Happy Thanksgiving to you all. I hope you and your familiy have a great Holiday.
I also hope you also do not fear the food. To help you alliviate some of the fear that goes with a bountiful dinner, I'm going to give you some web connections that you can use to make you life easier. If it's too late for Turkey day, you may find these tips useful for Christmas.
Most people eat turkey, so let's addresss that first.
One of the problems people face is defrosting/thawing the bird. It just never seems to thaw as fast as the directions say, and then you're faced with a still frozen bird on the day you need to cook it.
I found directions on cooking a frozen bird that I passed on last year in this blog. But, instead of you having to search for it, I'm going to give you a link to one of several pages on the web that have the directions. Go to
This method is also approved by the FDA.
Now, maybe you have purchased a fresh turkey. Here is a way to cook the turkey a day ahead.
2 onions, chopped
2 carrots, peeled and chopped
2 celery ribs, chopped
2 garlic cloves, peeled
2 teaspoons minced fresh thyme
4 (1½- to 1¾-pound) turkey leg quarters, trimmed
1 (6- to 7-pound) whole bone-in turkey breast, trimmed
4 tablespoons unsalted butter, melted
Salt and pepper
4 cups low-sodium chicken broth
4 cups water
1 bay leaf
1/2 cup all-purpose flour
Adjust oven racks to middle and lowest positions and heat oven to 325 degrees. Place onions, carrots, celery, garlic, and thyme in large roasting pan. Set V-rack inside pan. Pat turkey legs and breast dry with paper towels. Arrange 2 legs and breast, skin side up, in V-rack. Brush turkey with butter and season with salt and pepper. Place remaining 2 legs in 13 by 9-inch baking dish and season with salt and pepper.
Place roasting pan on middle rack and baking dish on lower rack. Roast until breast registers 160 degrees and thighs register 175 degrees, 2 to 2½ hours. Transfer 2 legs and breast to wire rack set in rimmed baking sheet and let cool to room temperature, about 2 hours.
Transfer vegetables in roasting pan and remaining 2 legs to large pot, scraping up any browned bits. Add broth, water, bay leaf, and 1 teaspoon pepper and bring to boil. Simmer over medium-low heat until reduced to 5 cups, 1¼ to 1½ hours. Pour through fine-mesh strainer into large container, discarding solids. Let cool for 1 hour, cover, and refrigerate for 4 hours or up to 2 days. Wrap cooled legs and breast tightly in plastic wrap and refrigerate for up to 2 days.
Scrape fat from top of chilled stock and reserve 5 tablespoons. Bring stock to simmer in medium saucepan. Set aside ¼ cup stock. Heat reserved fat in large saucepan over medium heat. Add flour and cook, whisking constantly, until golden, 3 to 4 minutes. Slowly whisk in remaining 4¾ cups stock and bring to boil. Reduce heat to medium-low and simmer until slightly thickened and reduced to 4 cups, 12 to 14 -minutes. Season with salt and pepper to taste.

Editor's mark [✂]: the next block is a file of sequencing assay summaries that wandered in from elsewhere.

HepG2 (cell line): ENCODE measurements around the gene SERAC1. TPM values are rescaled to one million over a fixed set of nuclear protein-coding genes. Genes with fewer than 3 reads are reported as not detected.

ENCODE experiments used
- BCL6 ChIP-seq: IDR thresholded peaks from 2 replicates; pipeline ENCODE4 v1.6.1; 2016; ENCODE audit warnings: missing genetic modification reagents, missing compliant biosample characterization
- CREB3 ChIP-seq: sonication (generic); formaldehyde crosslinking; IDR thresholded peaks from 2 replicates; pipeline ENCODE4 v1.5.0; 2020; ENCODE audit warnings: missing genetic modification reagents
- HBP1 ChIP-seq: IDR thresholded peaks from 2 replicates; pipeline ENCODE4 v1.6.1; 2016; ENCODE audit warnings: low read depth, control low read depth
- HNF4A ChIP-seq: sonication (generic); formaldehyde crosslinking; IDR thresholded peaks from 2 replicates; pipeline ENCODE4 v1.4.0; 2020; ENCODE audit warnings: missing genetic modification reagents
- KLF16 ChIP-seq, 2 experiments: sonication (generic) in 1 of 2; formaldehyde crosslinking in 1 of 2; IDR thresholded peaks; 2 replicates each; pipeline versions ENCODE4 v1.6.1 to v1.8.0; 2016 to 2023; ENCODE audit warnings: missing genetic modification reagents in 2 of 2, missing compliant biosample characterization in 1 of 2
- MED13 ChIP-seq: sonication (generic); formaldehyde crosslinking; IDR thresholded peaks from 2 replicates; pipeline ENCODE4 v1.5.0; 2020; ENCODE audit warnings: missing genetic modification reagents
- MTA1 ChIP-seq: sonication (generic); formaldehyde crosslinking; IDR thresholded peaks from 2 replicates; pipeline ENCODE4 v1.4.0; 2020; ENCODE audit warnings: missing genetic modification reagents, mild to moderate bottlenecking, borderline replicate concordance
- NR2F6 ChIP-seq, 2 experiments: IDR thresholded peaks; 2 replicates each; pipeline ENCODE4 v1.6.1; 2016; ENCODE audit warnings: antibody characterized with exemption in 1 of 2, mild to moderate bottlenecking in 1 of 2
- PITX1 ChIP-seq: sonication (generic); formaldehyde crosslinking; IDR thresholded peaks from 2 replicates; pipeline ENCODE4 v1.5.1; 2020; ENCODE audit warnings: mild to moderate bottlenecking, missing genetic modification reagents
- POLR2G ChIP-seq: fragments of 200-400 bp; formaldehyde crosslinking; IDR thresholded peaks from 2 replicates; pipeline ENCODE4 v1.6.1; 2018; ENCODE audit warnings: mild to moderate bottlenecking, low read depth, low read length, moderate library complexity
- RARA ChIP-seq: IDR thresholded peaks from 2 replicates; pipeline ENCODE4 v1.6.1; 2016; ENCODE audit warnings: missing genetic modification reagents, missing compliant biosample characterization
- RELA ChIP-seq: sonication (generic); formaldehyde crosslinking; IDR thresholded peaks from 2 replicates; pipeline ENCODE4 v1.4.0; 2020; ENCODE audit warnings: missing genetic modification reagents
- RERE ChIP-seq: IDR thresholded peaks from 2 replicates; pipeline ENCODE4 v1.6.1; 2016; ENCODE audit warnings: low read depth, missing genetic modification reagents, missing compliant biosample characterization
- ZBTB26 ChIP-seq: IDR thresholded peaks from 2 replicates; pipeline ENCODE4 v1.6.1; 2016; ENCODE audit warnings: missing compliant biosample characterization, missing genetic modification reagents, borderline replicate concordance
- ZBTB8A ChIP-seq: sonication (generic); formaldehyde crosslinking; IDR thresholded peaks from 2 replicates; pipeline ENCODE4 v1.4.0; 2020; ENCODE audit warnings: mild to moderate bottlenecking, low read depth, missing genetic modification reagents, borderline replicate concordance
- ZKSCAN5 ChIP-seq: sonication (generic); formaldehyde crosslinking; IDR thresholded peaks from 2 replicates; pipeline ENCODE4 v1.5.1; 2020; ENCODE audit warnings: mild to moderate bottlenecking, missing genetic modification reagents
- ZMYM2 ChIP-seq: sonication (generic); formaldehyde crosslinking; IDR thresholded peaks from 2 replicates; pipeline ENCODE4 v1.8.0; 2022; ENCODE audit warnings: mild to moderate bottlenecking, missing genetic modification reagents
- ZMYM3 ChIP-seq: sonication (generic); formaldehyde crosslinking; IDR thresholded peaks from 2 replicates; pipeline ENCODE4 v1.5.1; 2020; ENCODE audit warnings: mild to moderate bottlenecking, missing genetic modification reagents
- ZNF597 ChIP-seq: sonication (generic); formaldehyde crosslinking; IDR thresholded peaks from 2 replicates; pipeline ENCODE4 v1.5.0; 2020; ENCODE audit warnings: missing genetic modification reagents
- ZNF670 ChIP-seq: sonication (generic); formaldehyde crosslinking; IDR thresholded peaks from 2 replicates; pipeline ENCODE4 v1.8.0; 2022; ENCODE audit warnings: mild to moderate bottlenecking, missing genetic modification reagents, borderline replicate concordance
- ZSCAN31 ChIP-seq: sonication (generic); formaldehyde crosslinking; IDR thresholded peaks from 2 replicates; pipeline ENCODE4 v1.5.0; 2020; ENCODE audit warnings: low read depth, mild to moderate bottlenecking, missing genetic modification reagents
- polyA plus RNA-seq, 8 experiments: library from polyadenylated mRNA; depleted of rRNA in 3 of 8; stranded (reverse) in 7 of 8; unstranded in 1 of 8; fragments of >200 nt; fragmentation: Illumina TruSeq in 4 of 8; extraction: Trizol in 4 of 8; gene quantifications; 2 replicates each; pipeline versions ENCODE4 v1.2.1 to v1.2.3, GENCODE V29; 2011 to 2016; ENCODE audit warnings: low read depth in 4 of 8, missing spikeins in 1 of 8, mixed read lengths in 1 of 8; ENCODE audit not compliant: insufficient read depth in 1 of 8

Meanwhile, adjust oven rack to middle position and heat oven to 500 degrees. Transfer legs and breast to carving board. Separate legs into thighs and drumsticks and arrange on wire rack set in rimmed baking sheet. Cut breast meat from bone into 2 single breasts. Working one at a time, remove skin from breast in 1 piece; reserve. Slice breast crosswise into ¼-inch slices and place on 18 by 12-inch sheet of aluminum foil, keeping slices together. Pour 2 tablespoons reserved stock over each breast and top with reserved skin. Wrap tightly and place on rack with legs.
Roast until turkey is heated through and thighs and drumsticks are crisp, 20 to 25 minutes. Discard breast skin. Season with salt and pepper to taste. Serve with gravy.
You want to discard the legs that you use for the gravy.
I picked up the above recipe from Cooks Country Oct/Nov 2011.
Now, let's address some side dishes, starting with the green bean casserole. Make the traditional casserole, using the cream of mushroom soup, French fried onions, etc. Assemble it per directions, but don't sprinkle the additional onions on top. Cover the dish and refrigerate for up to 2 day. Preheat the oven to 350 and bake the casserole for 45 minutes. Sprinkle the reserved French fried onions on top, and continue baking another 5 mintues. Enjoy.
Remember, you may use fresh green beans or frozen green beans in place of the canned. 1 1/2 pounds fresh, or 18 ounces frozen.
DO-AHEAD MASHED POTATOES
Printed from COOKS.COM
10 med. or 8-9 lg. potatoes
2 (3 oz.) pkgs. cream cheese, at room temperature
1 c. sour cream or plain yogurt (or half each)
2 tsp. onion or plain salt
1 tbsp. minced chives
1/4 tsp. fresh ground pepper
2 tbsp. butter
Grated cheese or paprika
After potatoes are peeled and boiled 20-25 minutes, drain well. Mash until very smooth. Mix cream cheese with sour cream or yogurt, salt, chives and pepper. Adjust seasonings to taste. Place in 2-quart casserole. Cool and cover. Tastes best if refrigerated 12-24 hours before baking. This will keep up to 2 weeks.
At serving time, dot with butter and sprinkle with cheese or paprika. Bake uncovered 30-45 minutes at 350 degrees. They are delicious and do not taste like do-ahead mashed potatoes.
I use recipes from this web site all the time, so even if I haven't made these, I trust it.
If you really want to throw caution to the wind, google up Goody Girls Championship potatoes. This isn't a make ahead recipe, but OMG, these are to die for. We only eat these once per year.
If you do the above recipes, you should have a fairly stress free Thanksgiving, and more time with your loved ones.
If you are serving ham for dinner, I don't recommend baking it in advance. It's better to roast it in a low oven (325) for the recommended time, and don't forget to let it rest before serving.